• QA 216
    Is delayed payment sufficient cause to cancel a contract?
    What to do when a client delays payment? Is there a 'reasonable time limit' for payment after presentation of documents? Can delayed payment justify cancellation of a contract? Our transaction is based on the European Contract for Coffee - ECC.
    Asked by:
    Trader - Belgium

    Where one of the parties to a contract does not execute its part the injured party can formally declare the offending party to be in default and can claim discharge of the contract with or without damages.

    The payment clause "cash against documents on first presentation" is a longstanding clause that means what it says: payment on first presentation - so not after one week or even two days. Time is of the essence in commodity contracts.

    In past times, when traders in the same city were doing business with each other, this was relatively simple to operate. The documents would be delivered to the buyer's office and payment would be made that very day.

    However, for international trade where documents are presented through the banking system, it is of course not always possible for a seller to know on which precise day a set of documents is presented to the buyer. What the seller should therefore do is to act reasonably in seeking information as to presentation and payment, based on past experience.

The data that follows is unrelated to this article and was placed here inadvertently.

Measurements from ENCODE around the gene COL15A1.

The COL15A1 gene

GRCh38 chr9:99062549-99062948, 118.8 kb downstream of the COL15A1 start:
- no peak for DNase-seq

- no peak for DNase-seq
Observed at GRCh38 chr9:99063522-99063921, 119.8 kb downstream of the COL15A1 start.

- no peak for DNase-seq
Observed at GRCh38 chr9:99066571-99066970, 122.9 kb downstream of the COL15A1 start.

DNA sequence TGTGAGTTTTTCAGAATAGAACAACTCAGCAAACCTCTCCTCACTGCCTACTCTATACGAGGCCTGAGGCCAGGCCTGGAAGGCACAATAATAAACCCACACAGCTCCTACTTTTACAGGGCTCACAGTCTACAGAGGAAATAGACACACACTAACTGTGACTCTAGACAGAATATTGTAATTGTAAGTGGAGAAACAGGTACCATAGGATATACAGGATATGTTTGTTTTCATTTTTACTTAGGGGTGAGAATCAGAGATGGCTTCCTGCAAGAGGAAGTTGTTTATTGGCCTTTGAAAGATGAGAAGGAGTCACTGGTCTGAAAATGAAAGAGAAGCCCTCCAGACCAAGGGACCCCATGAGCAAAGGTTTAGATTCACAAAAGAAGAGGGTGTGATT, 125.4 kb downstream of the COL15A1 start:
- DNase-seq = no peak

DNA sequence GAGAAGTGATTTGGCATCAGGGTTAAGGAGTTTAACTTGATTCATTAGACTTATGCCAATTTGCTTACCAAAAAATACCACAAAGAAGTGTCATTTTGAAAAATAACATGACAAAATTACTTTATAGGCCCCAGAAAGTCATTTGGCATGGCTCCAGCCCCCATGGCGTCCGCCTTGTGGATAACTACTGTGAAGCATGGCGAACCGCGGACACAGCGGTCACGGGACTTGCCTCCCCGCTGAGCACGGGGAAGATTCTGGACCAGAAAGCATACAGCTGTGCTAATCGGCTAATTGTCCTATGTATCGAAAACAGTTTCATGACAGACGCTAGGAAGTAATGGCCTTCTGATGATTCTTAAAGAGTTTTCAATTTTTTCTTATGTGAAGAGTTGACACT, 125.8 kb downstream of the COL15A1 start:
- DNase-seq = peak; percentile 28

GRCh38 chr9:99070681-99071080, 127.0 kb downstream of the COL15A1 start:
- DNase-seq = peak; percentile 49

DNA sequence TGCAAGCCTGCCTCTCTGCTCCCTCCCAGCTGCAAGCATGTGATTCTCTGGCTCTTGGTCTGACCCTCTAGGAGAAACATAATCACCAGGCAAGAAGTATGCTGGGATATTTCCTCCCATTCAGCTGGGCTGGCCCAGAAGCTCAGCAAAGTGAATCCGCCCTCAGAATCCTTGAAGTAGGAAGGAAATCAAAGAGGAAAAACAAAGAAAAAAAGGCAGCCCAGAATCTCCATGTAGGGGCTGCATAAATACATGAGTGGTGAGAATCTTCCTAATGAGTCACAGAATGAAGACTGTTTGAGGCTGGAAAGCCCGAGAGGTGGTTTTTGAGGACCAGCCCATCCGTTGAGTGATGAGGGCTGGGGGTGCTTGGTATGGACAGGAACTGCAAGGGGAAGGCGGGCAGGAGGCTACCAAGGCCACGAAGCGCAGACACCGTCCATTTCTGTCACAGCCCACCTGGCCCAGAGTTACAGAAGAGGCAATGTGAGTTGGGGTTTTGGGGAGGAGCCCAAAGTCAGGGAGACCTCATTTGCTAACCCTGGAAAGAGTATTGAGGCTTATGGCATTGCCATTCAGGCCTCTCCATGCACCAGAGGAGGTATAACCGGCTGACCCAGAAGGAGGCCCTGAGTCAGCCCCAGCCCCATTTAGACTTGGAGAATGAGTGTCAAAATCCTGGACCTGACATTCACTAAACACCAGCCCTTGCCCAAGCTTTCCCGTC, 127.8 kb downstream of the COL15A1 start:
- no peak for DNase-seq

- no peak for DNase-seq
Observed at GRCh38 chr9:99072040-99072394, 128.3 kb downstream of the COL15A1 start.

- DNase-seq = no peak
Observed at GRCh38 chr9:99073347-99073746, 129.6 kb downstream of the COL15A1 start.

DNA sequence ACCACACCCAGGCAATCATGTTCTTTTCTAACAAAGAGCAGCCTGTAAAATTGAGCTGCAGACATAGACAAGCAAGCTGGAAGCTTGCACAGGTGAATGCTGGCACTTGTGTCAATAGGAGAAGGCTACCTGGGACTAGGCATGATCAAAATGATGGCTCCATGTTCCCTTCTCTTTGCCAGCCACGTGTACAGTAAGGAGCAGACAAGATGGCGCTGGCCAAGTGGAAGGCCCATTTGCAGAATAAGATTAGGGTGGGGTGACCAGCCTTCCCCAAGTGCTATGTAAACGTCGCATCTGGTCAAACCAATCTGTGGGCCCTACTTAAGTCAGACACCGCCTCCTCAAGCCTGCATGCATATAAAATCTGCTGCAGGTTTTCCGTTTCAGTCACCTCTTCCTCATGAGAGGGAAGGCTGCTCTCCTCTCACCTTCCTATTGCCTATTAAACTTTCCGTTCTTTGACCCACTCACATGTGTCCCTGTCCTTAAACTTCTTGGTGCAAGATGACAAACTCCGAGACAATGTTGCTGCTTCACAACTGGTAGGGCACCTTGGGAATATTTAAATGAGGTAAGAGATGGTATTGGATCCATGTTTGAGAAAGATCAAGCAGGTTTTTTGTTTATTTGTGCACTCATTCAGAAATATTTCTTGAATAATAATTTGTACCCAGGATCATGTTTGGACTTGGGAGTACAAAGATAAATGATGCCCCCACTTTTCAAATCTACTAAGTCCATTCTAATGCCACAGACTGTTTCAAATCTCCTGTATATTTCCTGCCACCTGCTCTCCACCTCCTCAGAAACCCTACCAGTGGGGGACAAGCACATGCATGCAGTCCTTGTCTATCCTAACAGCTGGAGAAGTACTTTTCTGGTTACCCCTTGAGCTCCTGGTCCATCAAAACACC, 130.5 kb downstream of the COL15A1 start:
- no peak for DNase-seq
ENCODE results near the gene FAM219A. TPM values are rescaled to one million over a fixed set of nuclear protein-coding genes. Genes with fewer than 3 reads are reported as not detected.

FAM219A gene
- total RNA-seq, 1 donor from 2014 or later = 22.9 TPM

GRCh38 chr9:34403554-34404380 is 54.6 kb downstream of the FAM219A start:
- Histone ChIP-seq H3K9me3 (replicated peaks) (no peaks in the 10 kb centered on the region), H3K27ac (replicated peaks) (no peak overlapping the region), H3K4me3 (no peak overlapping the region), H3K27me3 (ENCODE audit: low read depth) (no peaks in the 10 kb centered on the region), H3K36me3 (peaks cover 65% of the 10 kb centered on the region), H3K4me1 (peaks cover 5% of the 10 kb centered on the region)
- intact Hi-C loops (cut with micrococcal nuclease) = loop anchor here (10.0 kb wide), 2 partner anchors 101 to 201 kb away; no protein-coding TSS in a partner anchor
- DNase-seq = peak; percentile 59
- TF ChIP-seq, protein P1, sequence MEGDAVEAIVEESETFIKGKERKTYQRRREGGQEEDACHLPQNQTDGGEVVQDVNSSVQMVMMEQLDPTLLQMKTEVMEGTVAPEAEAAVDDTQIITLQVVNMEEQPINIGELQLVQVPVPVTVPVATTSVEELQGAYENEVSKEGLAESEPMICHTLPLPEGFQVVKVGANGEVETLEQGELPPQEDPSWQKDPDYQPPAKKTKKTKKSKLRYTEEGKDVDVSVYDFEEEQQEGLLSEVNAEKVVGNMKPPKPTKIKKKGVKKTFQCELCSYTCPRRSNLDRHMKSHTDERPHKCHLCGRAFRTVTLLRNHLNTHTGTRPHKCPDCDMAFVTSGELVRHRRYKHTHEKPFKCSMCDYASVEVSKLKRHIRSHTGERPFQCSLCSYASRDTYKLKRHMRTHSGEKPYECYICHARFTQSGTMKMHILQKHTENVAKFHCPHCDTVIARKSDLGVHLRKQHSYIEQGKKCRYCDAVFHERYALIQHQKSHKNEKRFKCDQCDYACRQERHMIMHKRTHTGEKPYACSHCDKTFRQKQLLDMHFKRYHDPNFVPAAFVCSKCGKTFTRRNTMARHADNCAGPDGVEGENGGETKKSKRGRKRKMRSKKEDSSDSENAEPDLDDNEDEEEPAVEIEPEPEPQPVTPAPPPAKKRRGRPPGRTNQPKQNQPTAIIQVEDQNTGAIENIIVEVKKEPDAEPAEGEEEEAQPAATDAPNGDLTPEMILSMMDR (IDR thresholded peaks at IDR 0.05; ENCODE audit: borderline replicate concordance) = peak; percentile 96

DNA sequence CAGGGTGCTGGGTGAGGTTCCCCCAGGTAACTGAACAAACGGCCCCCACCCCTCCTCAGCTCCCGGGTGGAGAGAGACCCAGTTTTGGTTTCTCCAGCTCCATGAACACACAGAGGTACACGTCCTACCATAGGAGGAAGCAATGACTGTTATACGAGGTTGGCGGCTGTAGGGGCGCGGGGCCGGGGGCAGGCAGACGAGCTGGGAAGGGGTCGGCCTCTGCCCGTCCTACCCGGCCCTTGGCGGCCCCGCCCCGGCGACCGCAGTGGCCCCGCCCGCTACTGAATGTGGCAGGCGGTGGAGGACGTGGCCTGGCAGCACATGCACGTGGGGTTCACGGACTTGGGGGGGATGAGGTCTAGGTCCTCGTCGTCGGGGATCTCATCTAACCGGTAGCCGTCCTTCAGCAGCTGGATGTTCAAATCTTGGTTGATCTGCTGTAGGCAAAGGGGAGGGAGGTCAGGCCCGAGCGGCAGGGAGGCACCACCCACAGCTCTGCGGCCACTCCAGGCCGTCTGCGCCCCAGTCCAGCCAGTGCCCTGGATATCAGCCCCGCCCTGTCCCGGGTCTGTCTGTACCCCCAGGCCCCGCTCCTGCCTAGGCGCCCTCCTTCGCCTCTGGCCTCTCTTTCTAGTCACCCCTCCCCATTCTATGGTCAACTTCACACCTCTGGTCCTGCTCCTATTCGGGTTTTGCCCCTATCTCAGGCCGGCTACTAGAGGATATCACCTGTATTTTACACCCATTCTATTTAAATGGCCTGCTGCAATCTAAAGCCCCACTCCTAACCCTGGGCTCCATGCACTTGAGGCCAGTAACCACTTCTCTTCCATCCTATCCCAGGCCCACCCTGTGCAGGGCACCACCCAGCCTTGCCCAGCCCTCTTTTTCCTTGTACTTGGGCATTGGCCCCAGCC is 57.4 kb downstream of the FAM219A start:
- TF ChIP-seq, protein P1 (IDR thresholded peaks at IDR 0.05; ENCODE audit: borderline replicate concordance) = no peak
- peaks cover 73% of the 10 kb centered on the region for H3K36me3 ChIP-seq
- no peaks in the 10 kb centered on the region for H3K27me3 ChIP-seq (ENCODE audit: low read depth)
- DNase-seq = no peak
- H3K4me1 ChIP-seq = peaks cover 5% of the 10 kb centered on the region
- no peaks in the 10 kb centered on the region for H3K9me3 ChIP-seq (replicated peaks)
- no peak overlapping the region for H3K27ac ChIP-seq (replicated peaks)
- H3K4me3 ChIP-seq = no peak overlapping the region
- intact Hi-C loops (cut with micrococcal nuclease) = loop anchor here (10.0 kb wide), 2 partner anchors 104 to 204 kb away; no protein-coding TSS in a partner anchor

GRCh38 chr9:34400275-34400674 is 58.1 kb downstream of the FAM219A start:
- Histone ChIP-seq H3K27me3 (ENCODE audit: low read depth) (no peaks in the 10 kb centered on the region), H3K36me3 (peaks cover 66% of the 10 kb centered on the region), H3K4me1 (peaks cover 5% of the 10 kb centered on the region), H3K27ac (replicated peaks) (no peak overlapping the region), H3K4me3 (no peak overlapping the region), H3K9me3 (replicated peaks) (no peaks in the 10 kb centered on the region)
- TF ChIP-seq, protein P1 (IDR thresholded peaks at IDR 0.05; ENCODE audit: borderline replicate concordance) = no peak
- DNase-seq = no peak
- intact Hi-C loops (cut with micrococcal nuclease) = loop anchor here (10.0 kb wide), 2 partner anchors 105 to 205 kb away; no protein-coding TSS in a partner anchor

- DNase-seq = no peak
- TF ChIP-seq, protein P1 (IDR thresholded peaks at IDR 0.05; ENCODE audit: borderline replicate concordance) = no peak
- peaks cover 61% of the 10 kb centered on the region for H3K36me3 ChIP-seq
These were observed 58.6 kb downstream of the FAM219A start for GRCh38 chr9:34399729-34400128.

Although international payment for same day value is possible these days, in practice, buyers pay for documents for value one or two days ahead and this works well.

    However, once a seller decides that payment is not forthcoming then this brings the matter of default to the fore. Refusal to pay on time is a clear breach of contract that entitles the seller to declare the buyer in default and to claim repudiation of the contract, with or without damages. Of course such a declaration must be made in writing. *

    How long should a seller wait to act before he is satisfied that the documents have been presented and there is no valid reason for non-payment? Strictly speaking, he does not have to wait at all. He may decide to allow the buyer two or so days to pay but that is a commercial judgement for each seller to make.

    The other party may contest such a declaration and if the matter cannot be settled amicably then it will have to be decided through arbitration. Under ECC all disputes are to be settled through arbitration. Similarly any claim for damages, if disputed, will have to be settled through arbitration as well.

    * To note that ECC considers default differently from claims since the notion of a claim presupposes an incorrectly executed contract. Default on the other hand deals with the damage caused by total and possibly wilful non-execution of a contract. It is up to an injured party to decide whether or not to make a formal default declaration.

    Posted 16 April 2009.

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